However, we must also be aware that we are only dealing with the symbolic and metaphorical use of language here. Otherwise, we could be tempted to prematurely attribute abilities to algorithm-based AI that it does not yet have, at least not today. For example, the spam filter programme in the example sentence has not “decided” that a particular email is to be qualified as spam. Instead, it has already been decided beforehand during programming and possibly additionally through training by human actors, according to which criteria an email is assigned to the spam folder.
What are decisions based on?
Julian Nida-Rümelin: Decisions are an expression of the intentions of the acting person. They bring the weighing of reasons for or against action to a conclusion and are realised later by a suitable action. For the weighing of reasons, each of which provides criteria for a good decision, there is no ethical meta-principle that takes this weighing away from us. The principle of proportionality in law has an analogy in morality. When faced with conflicts, we solve them in the sense of human authorship so that as few moral values and norms as possible have to be restricted.
Klaus Staudacher: And no machine will take this weighing off our shoulders, at least as long as artificial intelligence is based on algorithms. When we speak of authorship, it is tied to human sponsorship and personhood.
What is your motivation for implementing the networking project?
Julian Nida-Rümelin: As the originator of the term Digital Humanism, I am pleased that it has become so prominent within international discourse. It has gained tremendous momentum in the last ten years. But as it happens, the connotations often change with it. You have to be careful that the main aspects don’t get lost in the process.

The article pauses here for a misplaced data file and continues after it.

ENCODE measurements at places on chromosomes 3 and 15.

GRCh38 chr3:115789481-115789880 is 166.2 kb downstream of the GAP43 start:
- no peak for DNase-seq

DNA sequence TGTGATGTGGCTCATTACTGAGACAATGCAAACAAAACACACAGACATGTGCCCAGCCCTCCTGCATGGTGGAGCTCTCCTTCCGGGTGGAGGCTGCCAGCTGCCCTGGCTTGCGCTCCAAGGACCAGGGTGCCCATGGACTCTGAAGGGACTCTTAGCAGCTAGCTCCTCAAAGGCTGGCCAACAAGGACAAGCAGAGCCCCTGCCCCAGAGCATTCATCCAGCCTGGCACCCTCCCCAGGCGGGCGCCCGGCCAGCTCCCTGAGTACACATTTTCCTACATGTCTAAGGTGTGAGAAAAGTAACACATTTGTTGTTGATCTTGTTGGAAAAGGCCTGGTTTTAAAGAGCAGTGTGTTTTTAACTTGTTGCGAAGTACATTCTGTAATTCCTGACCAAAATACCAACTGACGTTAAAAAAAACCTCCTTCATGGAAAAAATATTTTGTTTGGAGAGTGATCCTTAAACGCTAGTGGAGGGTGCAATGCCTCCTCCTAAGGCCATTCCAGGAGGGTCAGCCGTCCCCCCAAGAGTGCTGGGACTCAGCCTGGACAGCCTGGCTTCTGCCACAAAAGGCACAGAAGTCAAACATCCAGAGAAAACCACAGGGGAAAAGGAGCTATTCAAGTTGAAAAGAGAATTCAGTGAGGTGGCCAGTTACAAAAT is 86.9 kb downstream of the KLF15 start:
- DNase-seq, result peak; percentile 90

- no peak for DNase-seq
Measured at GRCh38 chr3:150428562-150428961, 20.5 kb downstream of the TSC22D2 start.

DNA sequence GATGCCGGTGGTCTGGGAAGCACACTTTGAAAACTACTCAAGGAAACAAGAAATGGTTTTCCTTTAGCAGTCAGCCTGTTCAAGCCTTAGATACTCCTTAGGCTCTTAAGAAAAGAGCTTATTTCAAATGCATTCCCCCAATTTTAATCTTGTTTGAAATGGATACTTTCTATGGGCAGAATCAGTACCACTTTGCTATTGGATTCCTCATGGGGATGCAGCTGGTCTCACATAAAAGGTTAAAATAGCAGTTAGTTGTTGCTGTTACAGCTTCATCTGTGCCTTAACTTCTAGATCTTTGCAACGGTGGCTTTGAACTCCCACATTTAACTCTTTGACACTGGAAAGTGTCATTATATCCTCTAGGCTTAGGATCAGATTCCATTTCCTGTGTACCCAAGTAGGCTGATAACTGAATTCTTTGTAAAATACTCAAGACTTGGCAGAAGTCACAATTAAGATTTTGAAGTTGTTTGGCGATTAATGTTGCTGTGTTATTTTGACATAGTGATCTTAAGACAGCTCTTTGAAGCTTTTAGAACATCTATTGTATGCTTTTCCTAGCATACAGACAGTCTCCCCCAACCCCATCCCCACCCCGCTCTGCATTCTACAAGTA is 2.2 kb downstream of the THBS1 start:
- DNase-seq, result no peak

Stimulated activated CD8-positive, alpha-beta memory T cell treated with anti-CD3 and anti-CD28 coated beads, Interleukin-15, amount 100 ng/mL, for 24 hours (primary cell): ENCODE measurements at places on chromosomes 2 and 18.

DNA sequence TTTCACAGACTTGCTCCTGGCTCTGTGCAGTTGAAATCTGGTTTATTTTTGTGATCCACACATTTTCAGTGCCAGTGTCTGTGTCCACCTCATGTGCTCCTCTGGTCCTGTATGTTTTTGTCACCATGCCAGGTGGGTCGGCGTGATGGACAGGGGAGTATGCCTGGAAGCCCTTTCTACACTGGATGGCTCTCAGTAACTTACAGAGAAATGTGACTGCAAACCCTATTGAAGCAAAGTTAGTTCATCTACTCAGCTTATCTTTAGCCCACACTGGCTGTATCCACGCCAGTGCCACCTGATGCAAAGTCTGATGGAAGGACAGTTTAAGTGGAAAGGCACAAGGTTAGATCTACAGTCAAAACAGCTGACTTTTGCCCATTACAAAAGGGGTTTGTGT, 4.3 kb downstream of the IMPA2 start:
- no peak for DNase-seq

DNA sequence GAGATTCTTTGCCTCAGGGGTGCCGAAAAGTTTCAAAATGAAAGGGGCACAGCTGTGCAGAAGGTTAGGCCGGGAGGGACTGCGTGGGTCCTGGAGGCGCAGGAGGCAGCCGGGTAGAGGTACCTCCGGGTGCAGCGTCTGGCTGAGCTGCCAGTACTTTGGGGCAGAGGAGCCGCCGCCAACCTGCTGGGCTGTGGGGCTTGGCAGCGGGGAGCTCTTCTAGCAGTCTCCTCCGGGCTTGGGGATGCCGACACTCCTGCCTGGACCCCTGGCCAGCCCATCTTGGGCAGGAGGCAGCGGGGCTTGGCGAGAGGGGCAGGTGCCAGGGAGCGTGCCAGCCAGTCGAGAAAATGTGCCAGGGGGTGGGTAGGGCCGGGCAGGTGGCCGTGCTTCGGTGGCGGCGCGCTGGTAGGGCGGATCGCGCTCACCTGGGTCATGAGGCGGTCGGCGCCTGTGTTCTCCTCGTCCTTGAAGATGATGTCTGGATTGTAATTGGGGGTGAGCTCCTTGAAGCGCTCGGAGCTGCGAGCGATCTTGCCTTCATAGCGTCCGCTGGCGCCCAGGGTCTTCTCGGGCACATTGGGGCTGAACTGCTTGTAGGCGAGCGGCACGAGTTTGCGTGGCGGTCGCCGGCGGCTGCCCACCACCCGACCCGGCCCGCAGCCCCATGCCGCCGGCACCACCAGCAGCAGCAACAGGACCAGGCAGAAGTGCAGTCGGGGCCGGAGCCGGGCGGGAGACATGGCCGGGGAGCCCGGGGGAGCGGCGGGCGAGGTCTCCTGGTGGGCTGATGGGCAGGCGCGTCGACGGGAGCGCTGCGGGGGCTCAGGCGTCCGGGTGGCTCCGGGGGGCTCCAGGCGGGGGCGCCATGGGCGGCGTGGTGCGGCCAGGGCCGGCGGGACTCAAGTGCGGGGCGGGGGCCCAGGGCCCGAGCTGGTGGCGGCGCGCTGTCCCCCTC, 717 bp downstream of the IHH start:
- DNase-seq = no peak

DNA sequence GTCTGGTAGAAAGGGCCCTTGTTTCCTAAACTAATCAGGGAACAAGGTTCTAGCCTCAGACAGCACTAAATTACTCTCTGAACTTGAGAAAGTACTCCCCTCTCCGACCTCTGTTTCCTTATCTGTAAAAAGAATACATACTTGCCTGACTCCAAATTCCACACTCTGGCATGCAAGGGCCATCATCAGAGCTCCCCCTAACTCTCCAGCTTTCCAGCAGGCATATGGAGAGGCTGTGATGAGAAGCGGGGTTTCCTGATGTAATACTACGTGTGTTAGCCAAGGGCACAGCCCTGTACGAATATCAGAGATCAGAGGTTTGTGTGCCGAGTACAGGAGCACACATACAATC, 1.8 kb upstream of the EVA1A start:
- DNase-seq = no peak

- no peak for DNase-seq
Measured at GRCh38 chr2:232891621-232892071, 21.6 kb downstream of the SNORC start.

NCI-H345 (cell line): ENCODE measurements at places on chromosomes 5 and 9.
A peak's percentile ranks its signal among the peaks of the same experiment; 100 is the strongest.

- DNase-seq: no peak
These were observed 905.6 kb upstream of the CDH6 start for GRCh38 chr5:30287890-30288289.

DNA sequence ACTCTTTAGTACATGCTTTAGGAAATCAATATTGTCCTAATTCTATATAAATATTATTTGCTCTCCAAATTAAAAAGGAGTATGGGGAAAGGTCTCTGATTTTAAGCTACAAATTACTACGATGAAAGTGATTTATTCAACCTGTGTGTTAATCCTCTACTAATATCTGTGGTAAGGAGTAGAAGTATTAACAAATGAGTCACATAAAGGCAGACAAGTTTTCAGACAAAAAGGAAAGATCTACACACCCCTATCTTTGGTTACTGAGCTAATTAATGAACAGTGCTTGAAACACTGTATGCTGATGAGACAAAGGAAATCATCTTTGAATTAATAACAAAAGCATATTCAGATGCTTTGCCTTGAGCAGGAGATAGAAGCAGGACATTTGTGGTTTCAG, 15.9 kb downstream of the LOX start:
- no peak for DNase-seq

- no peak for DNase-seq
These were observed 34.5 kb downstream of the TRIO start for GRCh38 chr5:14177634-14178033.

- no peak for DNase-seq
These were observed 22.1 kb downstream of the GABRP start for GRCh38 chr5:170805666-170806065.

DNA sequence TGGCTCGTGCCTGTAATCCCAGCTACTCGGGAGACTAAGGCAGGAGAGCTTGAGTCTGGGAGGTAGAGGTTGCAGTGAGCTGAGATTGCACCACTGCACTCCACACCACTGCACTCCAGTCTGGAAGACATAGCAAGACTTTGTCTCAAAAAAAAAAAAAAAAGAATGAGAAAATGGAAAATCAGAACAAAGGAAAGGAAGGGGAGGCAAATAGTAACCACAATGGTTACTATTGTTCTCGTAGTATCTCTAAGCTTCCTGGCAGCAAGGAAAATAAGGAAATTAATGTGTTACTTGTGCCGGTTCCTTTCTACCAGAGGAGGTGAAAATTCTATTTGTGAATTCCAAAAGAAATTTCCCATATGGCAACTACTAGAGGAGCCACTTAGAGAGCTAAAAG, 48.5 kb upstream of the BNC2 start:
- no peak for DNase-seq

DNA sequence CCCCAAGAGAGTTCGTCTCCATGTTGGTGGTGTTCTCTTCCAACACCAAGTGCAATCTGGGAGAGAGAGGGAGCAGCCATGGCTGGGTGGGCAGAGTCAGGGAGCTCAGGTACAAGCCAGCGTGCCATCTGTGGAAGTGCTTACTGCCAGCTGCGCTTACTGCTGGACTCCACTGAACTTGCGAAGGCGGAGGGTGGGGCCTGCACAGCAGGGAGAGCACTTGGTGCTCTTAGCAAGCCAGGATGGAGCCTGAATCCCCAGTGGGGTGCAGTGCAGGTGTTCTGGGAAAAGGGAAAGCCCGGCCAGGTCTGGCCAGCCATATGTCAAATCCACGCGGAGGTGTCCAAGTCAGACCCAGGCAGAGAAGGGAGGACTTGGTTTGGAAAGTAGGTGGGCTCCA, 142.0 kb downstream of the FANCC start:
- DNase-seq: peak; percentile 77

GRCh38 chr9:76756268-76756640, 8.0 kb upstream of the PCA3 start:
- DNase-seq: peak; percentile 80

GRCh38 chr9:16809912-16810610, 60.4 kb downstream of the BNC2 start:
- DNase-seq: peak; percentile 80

Klaus Staudacher: This is precisely where we come in. We want to strengthen the position of Digital Humanism in Bavaria and Europe. We achieve this by conducting our research and providing impulses for debates. We want to bring together individual actors in Europe and thus strengthen the discourse. One of our most important goals is to establish a European Research Training Group on “Digital Humanism”.
Have there already been initial successes?
Klaus Staudacher: For example, the bidt is cooperating with the Vienna University of Technology on the “DigHum Lecture Series”. The online lecture presents interdisciplinary research positions on Digital Humanism and contributes to current developments such as ChatGPT.
Furthermore, we are involved in the open-access publication of an “Introduction to Digital Humanism”, to which the bidt also contributes several articles. In addition, together with the TU Vienna and other European cooperation partners, we recently applied for an EU Horizon Project, which is also related to the topic area of “Digital Humanism”. In the future, we want to expand international networking and cooperation with other institutions – there are still many exciting opportunities for development.
Julian Nida-Rümelin: The most recent government declaration by Bavarian Science Minister Markus Blume on April 26, 2023 states: “We need a new enlightenment: Bavaria will lead the way and take on the topic of Digital Humanism. We want to forge an alliance of competent experts and institutions in Bavaria that will jointly tackle the ethical issues of progress.” The course has thus been set.
Thank you very much for the interview!
The interview was conducted by Nadine Hildebrandt.
Nida-Rümelin, J. (2016). Humanistische Reflexionen. Berlin.
Nida-Rümelin, J. (2021). Per un nuovo umanesimo cosmpolitico. Milano.
Nida-Rümelin, J. (2023). A Theory of Practical Reason. Basingstoke, Hampshire.
Nida-Rümelin, J./Weidenfeld, N. (2018). Digitaler Humanismus. München. (Englische Open-Access-Ausgabe 2022).